New grass-roots I-80 Coalition seeks to speed up road improvements
Susan DeMar Lafferty
June 28, 2019
A new grass-roots effort, known as the I-80 Coalition, has been launched by the Will County Center for Economic Development to hasten needed improvements to I-80.
Several government, business, construction and labor officials met for the first time Thursday to lay the groundwork for a strategy to create and fund a public awareness and lobbying campaign to rev up the state’s “I-80 Project.”
Earlier this year, the Illinois Department of Transportation laid out its $1 billion plan to improve interchanges, repair bridges, and add auxiliary lanes on the interstate from Ridge Road in Minooka to U.S. 30 in New Lenox, but without funding, officials said it may take 15 to 20 years to complete.
“We don’t have time for that,” John Greuling, CED president and CEO, said.
“If IDOT does not get the money for 15 or 20 years, I wonder if it will ever get money. That’s not acceptable,” he said.
While the idea for this coalition has been talked about for “quite awhile,” it was further fueled by the county’s Community Friendly Freight Mobility Study that showed that 60 percent of the nation’s freight moves through Will County, much of that on this interstate, he said.
It also was prompted by recent discussions of safety issues on I-80 and the controversial NorthPoint Development in Elwood, Greuling said.
Some groups opposing NorthPoint’s 2,000 acre business park called for a moratorium on warehouses and distribution centers until the infrastructure could better handle the increasing volume of trucks.
Rather than stop economic development because of inadequate infrastructure, the coalition wants to accelerate the road work, Greuling said.
While hesitating to put a specific timeframe on the coalition’s efforts, he said he would like to see “a lot of progress by 2025.”
The CED created a similar group years ago to push for the I-355 extension from Bolingbrook to New Lenox, he said. But unlike building a new tollway, I-80 still has to operate as a highway during construction, which makes it more challenging, he said.
The next steps for the new coalition are to formalize as a non-profit organization, create a leadership team, and raise funds for its research and lobbying efforts, Greuling said.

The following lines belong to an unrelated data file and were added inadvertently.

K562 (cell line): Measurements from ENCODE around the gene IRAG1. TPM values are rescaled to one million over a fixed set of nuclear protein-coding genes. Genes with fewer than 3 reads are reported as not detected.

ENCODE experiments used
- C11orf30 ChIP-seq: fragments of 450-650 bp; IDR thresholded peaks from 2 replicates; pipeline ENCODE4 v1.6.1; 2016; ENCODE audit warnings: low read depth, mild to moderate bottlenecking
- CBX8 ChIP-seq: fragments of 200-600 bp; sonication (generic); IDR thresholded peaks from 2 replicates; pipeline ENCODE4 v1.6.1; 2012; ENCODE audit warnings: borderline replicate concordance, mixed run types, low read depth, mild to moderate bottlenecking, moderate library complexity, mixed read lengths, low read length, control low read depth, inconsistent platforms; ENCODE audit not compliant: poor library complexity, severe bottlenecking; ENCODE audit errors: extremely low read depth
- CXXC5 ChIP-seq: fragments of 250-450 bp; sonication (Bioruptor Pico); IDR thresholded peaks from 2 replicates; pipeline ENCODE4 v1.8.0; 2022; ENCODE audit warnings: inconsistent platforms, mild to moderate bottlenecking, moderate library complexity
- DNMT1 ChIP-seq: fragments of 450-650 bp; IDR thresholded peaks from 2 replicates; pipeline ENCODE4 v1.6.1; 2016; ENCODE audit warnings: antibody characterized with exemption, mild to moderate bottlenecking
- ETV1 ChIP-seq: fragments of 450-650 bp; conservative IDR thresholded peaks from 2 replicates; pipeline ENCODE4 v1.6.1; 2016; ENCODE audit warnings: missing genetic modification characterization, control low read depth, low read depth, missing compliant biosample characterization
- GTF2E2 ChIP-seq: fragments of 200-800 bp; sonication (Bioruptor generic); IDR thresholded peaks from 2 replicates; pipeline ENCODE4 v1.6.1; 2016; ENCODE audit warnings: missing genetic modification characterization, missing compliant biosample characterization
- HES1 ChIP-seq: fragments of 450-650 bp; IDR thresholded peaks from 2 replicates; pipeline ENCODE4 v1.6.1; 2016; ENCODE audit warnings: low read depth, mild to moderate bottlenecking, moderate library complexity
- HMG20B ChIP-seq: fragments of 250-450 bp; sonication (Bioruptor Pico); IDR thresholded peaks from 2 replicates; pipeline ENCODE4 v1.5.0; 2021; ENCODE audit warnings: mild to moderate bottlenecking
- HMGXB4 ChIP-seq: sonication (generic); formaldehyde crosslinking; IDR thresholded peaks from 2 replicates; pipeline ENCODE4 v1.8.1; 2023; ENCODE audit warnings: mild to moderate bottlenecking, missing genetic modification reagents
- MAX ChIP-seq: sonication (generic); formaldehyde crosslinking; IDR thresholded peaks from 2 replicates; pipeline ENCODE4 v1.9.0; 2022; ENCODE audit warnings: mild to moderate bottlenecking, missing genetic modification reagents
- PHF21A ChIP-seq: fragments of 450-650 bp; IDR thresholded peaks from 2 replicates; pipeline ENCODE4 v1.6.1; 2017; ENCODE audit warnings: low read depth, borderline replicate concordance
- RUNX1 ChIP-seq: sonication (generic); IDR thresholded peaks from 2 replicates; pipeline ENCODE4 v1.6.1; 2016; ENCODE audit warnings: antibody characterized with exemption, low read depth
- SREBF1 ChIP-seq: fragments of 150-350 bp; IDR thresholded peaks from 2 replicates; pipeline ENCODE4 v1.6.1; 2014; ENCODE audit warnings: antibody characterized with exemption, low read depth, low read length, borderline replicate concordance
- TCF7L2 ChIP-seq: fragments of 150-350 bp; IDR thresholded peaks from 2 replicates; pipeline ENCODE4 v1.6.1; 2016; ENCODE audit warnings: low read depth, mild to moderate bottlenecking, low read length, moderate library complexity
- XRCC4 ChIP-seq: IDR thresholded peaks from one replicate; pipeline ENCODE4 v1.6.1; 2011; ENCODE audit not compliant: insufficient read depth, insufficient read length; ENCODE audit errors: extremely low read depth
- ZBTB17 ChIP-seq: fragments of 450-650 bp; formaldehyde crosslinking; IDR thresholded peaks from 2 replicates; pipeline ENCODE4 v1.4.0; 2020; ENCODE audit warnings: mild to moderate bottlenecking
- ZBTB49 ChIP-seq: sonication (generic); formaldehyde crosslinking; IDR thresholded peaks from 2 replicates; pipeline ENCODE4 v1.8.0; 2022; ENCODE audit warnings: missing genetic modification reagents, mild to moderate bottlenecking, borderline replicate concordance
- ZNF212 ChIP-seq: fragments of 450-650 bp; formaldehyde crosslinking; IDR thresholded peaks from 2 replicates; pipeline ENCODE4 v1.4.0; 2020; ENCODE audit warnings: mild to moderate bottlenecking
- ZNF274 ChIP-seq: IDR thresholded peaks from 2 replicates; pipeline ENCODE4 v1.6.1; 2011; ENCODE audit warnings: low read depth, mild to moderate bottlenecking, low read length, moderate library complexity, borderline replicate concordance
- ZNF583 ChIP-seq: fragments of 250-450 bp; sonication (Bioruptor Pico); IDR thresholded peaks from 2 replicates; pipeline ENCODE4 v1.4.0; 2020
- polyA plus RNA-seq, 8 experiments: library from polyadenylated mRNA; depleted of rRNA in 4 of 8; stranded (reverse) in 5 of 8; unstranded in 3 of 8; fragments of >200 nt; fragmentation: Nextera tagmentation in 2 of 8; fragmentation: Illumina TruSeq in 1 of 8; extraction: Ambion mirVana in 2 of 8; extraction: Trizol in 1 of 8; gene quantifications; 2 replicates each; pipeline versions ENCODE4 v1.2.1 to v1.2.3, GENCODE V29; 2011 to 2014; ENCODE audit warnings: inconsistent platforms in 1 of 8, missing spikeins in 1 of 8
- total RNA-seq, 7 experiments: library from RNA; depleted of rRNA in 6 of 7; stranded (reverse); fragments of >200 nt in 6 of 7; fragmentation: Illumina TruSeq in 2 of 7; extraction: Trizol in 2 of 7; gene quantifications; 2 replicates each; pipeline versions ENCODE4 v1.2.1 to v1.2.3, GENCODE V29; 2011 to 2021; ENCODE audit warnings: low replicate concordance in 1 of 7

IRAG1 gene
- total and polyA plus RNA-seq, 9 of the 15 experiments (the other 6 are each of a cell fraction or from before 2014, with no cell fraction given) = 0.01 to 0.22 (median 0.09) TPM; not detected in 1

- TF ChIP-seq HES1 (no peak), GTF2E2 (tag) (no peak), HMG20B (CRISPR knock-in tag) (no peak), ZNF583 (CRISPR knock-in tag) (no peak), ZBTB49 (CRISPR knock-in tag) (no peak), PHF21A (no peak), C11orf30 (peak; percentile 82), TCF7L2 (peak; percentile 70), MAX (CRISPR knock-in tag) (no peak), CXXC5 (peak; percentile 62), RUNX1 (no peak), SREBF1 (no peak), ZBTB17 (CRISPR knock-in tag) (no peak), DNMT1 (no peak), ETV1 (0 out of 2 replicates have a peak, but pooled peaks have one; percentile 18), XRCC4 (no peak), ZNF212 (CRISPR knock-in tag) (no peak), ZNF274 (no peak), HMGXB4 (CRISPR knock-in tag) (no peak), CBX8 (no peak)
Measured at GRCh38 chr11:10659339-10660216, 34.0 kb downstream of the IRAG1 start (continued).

The group will push for funds to improve this oft-congested highway, which may involve the Illinois State Toll Highway Authority, he said.
“There’s a lot of misunderstanding about I-80 Project — we don’t just want to turn it into a tollway, but that will be part of the solution,” Greuling said, noting that both Will County and tollway officials have expressed an interest in tolling at least a segment of the interstate.
Greuling previously lobbied for the now-shelved Illiana toll road project as a bypass to I-80 through southern Will County, from I-55 to I-65 in Indiana, and still sees that as a potential — and quicker— solution to I-80, but it lacks the necessary political will, he said.
I-80 Coalition News
Governor has proposed funding for aging infrastructure’s replacement
Inspectors this week are completing an annual examination of the Interstate 80 bridges that state officials say is done to assure they are safe to drive on, despite the need for repairs.
The city of Joliet and Mayor Bob O’Dekirk have announced the inclusion of $1.01 billion in I-80 reconstruction funds in the proposed $41.5 billion capital improvement plan proposed by Governor J.B. Pritzker. But there is nothing official from Springfield. Lawmakers still have until May 31st to approve the budget.
The push to improve Interstate 80 got a boost Friday when Gov. J.B. Pritzker proposed a state capital plan that includes $1 billion for Interstate 80.
A proposal shown to lawmakers includes major new spending on roads, transit, schools and more, but would require a doubling of the gas tax and new levies on items like vehicle registration, liquor, cable TV and ride-hailing.
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State Rep. Larry Walsh Jr., D-Elwood, has introduced legislation aimed at converting the local stretch of Interstate 80 into a tollway.
A coalition created to push for improvements to Interstate 80 will point to $623 billion of freight coming through Will County a year, making a case the local corridor has national importance.
A new I-80 Coalition is being formed to speed up long-term plans to improve the interstate.